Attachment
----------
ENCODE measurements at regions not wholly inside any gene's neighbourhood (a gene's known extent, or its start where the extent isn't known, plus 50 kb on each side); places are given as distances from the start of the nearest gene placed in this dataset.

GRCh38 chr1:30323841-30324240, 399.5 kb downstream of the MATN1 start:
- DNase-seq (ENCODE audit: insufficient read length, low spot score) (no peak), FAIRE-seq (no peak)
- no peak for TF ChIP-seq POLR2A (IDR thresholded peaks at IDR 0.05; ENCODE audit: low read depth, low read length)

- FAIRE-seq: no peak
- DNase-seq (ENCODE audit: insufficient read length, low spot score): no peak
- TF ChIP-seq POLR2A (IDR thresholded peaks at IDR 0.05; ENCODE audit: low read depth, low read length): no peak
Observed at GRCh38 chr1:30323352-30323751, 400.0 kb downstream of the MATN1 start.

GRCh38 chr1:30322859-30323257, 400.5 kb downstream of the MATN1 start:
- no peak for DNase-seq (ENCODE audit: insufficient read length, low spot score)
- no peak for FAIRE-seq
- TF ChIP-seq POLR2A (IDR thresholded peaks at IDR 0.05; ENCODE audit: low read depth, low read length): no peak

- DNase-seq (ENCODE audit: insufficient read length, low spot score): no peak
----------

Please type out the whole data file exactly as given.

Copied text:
ENCODE measurements at regions not wholly inside any gene's neighbourhood (a gene's known extent, or its start where the extent isn't known, plus 50 kb on each side); places are given as distances from the start of the nearest gene placed in this dataset.

GRCh38 chr1:30323841-30324240, 399.5 kb downstream of the MATN1 start:
- DNase-seq (ENCODE audit: insufficient read length, low spot score) (no peak), FAIRE-seq (no peak)
- no peak for TF ChIP-seq POLR2A (IDR thresholded peaks at IDR 0.05; ENCODE audit: low read depth, low read length)

- FAIRE-seq: no peak
- DNase-seq (ENCODE audit: insufficient read length, low spot score): no peak
- TF ChIP-seq POLR2A (IDR thresholded peaks at IDR 0.05; ENCODE audit: low read depth, low read length): no peak
Observed at GRCh38 chr1:30323352-30323751, 400.0 kb downstream of the MATN1 start.

GRCh38 chr1:30322859-30323257, 400.5 kb downstream of the MATN1 start:
- no peak for DNase-seq (ENCODE audit: insufficient read length, low spot score)
- no peak for FAIRE-seq
- TF ChIP-seq POLR2A (IDR thresholded peaks at IDR 0.05; ENCODE audit: low read depth, low read length): no peak

- DNase-seq (ENCODE audit: insufficient read length, low spot score): no peak